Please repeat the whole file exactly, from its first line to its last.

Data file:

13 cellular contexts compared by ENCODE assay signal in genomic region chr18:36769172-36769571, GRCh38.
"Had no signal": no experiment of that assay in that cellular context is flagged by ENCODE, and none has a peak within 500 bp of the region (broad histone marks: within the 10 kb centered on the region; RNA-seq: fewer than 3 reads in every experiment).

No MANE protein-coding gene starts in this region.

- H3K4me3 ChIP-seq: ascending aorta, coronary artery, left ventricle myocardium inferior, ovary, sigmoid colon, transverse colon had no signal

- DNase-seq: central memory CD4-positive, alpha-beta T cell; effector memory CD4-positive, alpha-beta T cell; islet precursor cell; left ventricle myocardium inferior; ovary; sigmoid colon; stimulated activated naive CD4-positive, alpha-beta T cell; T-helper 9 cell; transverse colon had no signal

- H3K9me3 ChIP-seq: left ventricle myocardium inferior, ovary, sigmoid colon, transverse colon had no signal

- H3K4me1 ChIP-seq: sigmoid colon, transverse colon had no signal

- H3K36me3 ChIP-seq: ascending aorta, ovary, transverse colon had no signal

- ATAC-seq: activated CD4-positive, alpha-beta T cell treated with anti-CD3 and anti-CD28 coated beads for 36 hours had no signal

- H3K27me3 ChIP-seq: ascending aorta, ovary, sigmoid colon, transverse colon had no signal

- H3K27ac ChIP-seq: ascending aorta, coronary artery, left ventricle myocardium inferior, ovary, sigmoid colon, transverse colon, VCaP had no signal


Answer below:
13 cellular contexts compared by ENCODE assay signal in genomic region chr18:36769172-36769571, GRCh38.
"Had no signal": no experiment of that assay in that cellular context is flagged by ENCODE, and none has a peak within 500 bp of the region (broad histone marks: within the 10 kb centered on the region; RNA-seq: fewer than 3 reads in every experiment).

No MANE protein-coding gene starts in this region.

- H3K4me3 ChIP-seq: ascending aorta, coronary artery, left ventricle myocardium inferior, ovary, sigmoid colon, transverse colon had no signal

- DNase-seq: central memory CD4-positive, alpha-beta T cell; effector memory CD4-positive, alpha-beta T cell; islet precursor cell; left ventricle myocardium inferior; ovary; sigmoid colon; stimulated activated naive CD4-positive, alpha-beta T cell; T-helper 9 cell; transverse colon had no signal

- H3K9me3 ChIP-seq: left ventricle myocardium inferior, ovary, sigmoid colon, transverse colon had no signal

- H3K4me1 ChIP-seq: sigmoid colon, transverse colon had no signal

- H3K36me3 ChIP-seq: ascending aorta, ovary, transverse colon had no signal

- ATAC-seq: activated CD4-positive, alpha-beta T cell treated with anti-CD3 and anti-CD28 coated beads for 36 hours had no signal

- H3K27me3 ChIP-seq: ascending aorta, ovary, sigmoid colon, transverse colon had no signal

- H3K27ac ChIP-seq: ascending aorta, coronary artery, left ventricle myocardium inferior, ovary, sigmoid colon, transverse colon, VCaP had no signal